In 1785 George Washington founded the Potowmack Company to make the Potomac River more navigable for trade and westward expansion. The company was divested to the Chesapeake and Ohio Company in 1824, and construction began on an extended commercial waterway on the river’s northern shore. Completed in 1850 with a span of 184.5 miles from Washington, D.C. to Cumberland, Maryland, the Chesapeake and Ohio Canal was constructed under Chief Engineer Benjamin Wright and his successor Charles Fisk. A testament to the technological prowess of the period, the canal system comprised 74 lift locks, seven dams, masonry aqueducts, weirs, and 200 culverts, as well as lockhouses, gates, bridges and a 3000-foot long tunnel.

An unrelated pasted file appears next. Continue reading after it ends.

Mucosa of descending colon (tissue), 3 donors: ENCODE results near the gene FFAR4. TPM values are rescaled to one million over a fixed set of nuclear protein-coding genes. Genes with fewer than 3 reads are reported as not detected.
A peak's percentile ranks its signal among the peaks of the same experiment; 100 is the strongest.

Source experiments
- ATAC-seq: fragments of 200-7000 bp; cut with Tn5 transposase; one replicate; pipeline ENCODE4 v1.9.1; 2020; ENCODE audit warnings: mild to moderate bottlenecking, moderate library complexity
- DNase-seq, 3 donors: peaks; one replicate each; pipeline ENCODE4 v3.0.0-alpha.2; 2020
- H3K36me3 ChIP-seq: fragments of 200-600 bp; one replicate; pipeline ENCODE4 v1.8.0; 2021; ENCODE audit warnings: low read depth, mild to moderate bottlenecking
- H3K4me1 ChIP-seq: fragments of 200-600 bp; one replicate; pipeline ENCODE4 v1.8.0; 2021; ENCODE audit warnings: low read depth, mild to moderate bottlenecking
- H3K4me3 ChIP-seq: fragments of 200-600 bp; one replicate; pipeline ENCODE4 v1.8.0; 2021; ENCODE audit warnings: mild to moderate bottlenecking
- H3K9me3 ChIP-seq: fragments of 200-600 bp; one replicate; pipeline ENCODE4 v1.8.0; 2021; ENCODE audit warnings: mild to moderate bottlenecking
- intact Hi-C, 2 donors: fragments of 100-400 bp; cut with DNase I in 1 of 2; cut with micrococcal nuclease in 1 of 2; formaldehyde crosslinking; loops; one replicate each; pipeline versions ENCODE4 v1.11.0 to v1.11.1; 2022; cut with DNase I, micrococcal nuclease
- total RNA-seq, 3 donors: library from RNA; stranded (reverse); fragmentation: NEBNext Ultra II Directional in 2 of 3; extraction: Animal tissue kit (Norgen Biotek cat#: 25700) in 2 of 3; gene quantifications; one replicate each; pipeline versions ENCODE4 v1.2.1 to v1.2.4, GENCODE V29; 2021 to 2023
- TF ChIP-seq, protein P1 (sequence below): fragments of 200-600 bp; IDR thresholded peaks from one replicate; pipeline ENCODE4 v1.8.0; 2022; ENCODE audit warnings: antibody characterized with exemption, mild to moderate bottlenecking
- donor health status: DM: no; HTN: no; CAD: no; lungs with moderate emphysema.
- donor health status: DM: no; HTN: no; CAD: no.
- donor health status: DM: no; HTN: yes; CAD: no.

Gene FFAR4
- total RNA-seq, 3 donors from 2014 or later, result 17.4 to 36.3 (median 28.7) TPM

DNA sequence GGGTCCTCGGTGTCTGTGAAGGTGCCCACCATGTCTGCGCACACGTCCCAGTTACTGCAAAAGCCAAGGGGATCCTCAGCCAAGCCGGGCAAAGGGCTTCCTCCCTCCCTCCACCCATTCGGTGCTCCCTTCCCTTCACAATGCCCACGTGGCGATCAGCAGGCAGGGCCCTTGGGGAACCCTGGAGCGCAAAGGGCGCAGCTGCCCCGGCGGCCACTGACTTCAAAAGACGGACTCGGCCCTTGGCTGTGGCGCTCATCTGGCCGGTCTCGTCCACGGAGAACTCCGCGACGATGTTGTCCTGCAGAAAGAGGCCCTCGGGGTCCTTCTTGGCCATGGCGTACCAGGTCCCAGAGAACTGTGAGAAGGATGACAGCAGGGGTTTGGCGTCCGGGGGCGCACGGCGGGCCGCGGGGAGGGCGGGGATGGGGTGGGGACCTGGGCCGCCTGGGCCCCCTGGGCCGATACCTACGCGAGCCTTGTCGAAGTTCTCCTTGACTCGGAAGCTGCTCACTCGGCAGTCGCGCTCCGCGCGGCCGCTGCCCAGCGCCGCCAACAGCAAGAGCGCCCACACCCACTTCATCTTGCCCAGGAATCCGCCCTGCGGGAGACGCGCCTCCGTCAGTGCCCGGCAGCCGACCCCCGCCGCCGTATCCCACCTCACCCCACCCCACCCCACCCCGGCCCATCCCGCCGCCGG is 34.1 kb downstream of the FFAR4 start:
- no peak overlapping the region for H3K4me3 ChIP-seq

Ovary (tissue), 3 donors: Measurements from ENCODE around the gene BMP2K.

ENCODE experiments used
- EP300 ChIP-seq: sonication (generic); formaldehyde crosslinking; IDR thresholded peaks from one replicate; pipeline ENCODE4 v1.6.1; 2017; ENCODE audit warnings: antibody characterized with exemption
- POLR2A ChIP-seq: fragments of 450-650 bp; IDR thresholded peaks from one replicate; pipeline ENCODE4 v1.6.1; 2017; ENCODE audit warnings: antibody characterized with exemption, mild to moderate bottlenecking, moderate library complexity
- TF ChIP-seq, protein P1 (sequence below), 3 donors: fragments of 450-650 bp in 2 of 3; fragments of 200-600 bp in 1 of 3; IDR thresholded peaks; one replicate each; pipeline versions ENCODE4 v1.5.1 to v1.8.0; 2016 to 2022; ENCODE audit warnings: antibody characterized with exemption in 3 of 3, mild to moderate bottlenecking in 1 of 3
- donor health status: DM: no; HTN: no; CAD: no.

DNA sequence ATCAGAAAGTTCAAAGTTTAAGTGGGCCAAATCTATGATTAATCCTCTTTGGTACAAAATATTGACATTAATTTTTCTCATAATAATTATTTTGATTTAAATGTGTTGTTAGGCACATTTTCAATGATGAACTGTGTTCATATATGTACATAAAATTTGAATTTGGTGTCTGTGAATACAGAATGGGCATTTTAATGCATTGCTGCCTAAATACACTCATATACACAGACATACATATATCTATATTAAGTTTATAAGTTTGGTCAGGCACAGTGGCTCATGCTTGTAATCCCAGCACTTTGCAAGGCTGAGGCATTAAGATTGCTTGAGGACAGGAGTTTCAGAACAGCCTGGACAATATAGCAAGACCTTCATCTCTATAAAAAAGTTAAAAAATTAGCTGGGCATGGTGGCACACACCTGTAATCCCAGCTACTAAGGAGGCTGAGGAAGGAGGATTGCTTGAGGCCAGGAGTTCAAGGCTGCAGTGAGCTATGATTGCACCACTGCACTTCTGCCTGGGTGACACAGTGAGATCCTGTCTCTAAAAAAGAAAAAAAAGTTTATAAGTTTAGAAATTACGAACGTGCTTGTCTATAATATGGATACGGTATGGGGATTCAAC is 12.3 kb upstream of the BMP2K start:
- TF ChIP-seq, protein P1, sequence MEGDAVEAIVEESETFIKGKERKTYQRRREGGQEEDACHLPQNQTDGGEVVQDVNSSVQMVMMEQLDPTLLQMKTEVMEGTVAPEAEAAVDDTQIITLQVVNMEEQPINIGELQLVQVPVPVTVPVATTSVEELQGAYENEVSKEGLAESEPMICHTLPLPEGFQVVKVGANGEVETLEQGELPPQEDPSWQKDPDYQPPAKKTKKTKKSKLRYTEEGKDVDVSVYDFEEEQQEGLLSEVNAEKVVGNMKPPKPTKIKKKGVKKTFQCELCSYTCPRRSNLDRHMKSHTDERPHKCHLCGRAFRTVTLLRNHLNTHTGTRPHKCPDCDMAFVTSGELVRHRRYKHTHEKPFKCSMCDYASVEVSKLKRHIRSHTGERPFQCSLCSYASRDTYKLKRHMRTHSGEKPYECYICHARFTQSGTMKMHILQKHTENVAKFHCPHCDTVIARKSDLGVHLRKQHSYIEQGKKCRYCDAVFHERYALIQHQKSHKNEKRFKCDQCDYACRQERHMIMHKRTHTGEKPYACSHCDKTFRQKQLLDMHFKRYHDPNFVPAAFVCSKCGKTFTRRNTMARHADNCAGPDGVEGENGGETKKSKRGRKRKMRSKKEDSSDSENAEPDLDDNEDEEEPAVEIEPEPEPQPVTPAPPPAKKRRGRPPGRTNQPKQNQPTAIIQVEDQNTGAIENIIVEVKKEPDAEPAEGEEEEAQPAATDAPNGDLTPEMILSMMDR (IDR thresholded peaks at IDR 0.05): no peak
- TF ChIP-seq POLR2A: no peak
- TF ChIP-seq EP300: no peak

After years of declining use due to competition from the Baltimore and Ohio railroad, severe flooding in 1924 closed the canal’s operations. In 1938 the federal government purchased the right-of-way and worked with the Civilian Conservation Corps to transform the former-industrial landscape into a recreational greenway. In 1954 it was threatened by a proposal to turn portions of the canal into a scenic parkway; the proposal was thwarted by a highly publicized effort led by Supreme Court Justice William O. Douglas. Today the national park is defined by native woodlands and rugged rock outcroppings and 22 miles of canal complete with flowing water and operable locks. The former towpath has been adapted as a popular gravel walk for hikers and joggers. In 1961 the canal was named a National Monument and in 1971 designated a National Historical Park.